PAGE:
Talking turkey

This article was originally published in November 2012

Thanksgiving is traditionally a time to express gratitude, and knowing our food comes from a safe, reliable source is truly a reason to give thanks. The Diestel family, who raise healthy, flavorful turkeys, gives us yet one more cause for celebration.

The Diestel Family Turkey Ranch has been raising turkeys in the picturesque Sierra Foothills for four generations. Now run by Tim and Joan Diestel, the farm is one of the few family-owned operations in the U.S. that still oversees all aspects of bringing turkeys from farm to market. A cornerstone of the family tradition is to concentrate on the health of the birds by giving them freedom to roam, a wholesome vegetarian diet and a clean environment. By composting to reduce green-house gases and filtering their wastewater before returning it to the land, the Diestel family also upholds its commitment to sustainability.

PCC offers three types of turkey, all from Diestel. Each is range-grown, raised for six months (longer than most commercial turkeys), and free of preservatives.

Diestel (free-range): These birds, dubbed “the originals,” are broad-breasted, with heaps of white meat and excellent flavor. They’re fed a low-fat vegetarian diet of grains and soybeans that is milled on the ranch and contains no growth stimulants or hormones.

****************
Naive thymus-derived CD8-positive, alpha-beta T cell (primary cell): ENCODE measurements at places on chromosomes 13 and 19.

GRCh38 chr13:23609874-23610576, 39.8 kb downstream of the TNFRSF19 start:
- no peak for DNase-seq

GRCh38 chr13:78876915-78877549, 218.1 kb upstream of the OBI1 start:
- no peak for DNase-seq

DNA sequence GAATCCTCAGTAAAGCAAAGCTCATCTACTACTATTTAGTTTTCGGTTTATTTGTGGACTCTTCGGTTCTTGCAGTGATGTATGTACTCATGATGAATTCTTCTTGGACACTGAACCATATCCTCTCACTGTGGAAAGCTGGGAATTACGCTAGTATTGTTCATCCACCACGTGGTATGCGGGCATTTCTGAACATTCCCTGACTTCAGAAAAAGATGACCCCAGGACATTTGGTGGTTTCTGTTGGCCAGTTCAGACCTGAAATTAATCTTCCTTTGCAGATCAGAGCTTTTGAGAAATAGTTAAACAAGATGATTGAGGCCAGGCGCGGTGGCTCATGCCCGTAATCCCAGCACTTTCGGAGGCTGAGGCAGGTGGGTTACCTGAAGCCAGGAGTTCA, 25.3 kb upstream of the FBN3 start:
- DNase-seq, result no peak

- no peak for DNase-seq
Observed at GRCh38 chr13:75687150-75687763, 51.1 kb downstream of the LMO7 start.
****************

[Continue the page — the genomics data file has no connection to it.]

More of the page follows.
Heidi’s Hens (certified organic and free-range): Heidi’s Hens are sustainably raised and fed a diet of organic corn and soybeans that produces juicy and delicious meat. The birds have less fat, less water and more meat than typical commercial turkeys.

American Heirloom (certified organic and free-range): A traditional variety, these heirlooms are raised sustainably in their native habitat and fed an organic diet, producing a succulent turkey with a rich-tasting flavor. These birds are the closest to what the Pilgrims would have eaten. Limited supply.


Fresh vs. frozen

According to the USDA, “fresh” turkeys are deep-chilled to no lower than 26° F in order to preserve flavor and quality during transport, eliminating the need for additives or preservatives. A turkey labeled “fresh” will still feel pliable to the touch. Store fresh turkeys in a pan in the refrigerator to catch drippings and cook within one to two days of purchase, or freeze.

A turkey labeled “frozen” means that it has been flash-frozen and held at 0° F or below. Frozen turkey can keep a year or more, but for best flavor, purchase no more than a couple months prior to cooking. Frozen turkeys typically take 3 to 4 days to defrost in the refrigerator (allow one day for every 4 to 5 pounds). A thawed turkey can be held in the refrigerator for an additional day or two.

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